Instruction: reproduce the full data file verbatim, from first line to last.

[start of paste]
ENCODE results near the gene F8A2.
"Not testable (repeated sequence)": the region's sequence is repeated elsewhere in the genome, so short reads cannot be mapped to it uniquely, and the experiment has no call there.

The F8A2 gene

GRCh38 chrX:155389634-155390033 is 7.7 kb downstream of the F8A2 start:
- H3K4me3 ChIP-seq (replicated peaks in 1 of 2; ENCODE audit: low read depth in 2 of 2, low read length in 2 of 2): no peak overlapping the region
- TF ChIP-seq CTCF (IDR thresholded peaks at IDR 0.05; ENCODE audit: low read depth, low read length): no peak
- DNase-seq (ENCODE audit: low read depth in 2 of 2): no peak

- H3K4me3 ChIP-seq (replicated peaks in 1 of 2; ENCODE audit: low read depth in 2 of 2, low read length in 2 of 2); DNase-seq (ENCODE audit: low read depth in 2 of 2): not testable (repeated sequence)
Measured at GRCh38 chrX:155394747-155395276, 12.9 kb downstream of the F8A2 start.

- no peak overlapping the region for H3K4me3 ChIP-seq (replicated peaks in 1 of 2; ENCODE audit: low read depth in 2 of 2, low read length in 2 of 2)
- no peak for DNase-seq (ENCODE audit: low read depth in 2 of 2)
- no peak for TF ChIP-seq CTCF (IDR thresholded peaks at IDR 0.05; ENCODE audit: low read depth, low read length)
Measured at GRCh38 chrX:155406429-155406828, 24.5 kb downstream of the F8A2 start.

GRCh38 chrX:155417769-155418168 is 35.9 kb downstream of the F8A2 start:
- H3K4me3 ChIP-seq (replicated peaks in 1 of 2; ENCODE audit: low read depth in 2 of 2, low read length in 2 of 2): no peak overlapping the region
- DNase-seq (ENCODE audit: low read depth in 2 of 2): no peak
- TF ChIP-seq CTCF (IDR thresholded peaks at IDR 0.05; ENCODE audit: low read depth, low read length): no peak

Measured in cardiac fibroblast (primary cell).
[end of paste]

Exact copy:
ENCODE results near the gene F8A2.
"Not testable (repeated sequence)": the region's sequence is repeated elsewhere in the genome, so short reads cannot be mapped to it uniquely, and the experiment has no call there.

The F8A2 gene

GRCh38 chrX:155389634-155390033 is 7.7 kb downstream of the F8A2 start:
- H3K4me3 ChIP-seq (replicated peaks in 1 of 2; ENCODE audit: low read depth in 2 of 2, low read length in 2 of 2): no peak overlapping the region
- TF ChIP-seq CTCF (IDR thresholded peaks at IDR 0.05; ENCODE audit: low read depth, low read length): no peak
- DNase-seq (ENCODE audit: low read depth in 2 of 2): no peak

- H3K4me3 ChIP-seq (replicated peaks in 1 of 2; ENCODE audit: low read depth in 2 of 2, low read length in 2 of 2); DNase-seq (ENCODE audit: low read depth in 2 of 2): not testable (repeated sequence)
Measured at GRCh38 chrX:155394747-155395276, 12.9 kb downstream of the F8A2 start.

- no peak overlapping the region for H3K4me3 ChIP-seq (replicated peaks in 1 of 2; ENCODE audit: low read depth in 2 of 2, low read length in 2 of 2)
- no peak for DNase-seq (ENCODE audit: low read depth in 2 of 2)
- no peak for TF ChIP-seq CTCF (IDR thresholded peaks at IDR 0.05; ENCODE audit: low read depth, low read length)
Measured at GRCh38 chrX:155406429-155406828, 24.5 kb downstream of the F8A2 start.

GRCh38 chrX:155417769-155418168 is 35.9 kb downstream of the F8A2 start:
- H3K4me3 ChIP-seq (replicated peaks in 1 of 2; ENCODE audit: low read depth in 2 of 2, low read length in 2 of 2): no peak overlapping the region
- DNase-seq (ENCODE audit: low read depth in 2 of 2): no peak
- TF ChIP-seq CTCF (IDR thresholded peaks at IDR 0.05; ENCODE audit: low read depth, low read length): no peak

Measured in cardiac fibroblast (primary cell).